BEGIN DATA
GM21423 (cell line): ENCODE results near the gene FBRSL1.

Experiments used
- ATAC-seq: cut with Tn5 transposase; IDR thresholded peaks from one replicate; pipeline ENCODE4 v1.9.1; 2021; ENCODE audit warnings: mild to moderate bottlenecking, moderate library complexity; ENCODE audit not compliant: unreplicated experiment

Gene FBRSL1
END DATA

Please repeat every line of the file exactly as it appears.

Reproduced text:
GM21423 (cell line): ENCODE results near the gene FBRSL1.

Experiments used
- ATAC-seq: cut with Tn5 transposase; IDR thresholded peaks from one replicate; pipeline ENCODE4 v1.9.1; 2021; ENCODE audit warnings: mild to moderate bottlenecking, moderate library complexity; ENCODE audit not compliant: unreplicated experiment

Gene FBRSL1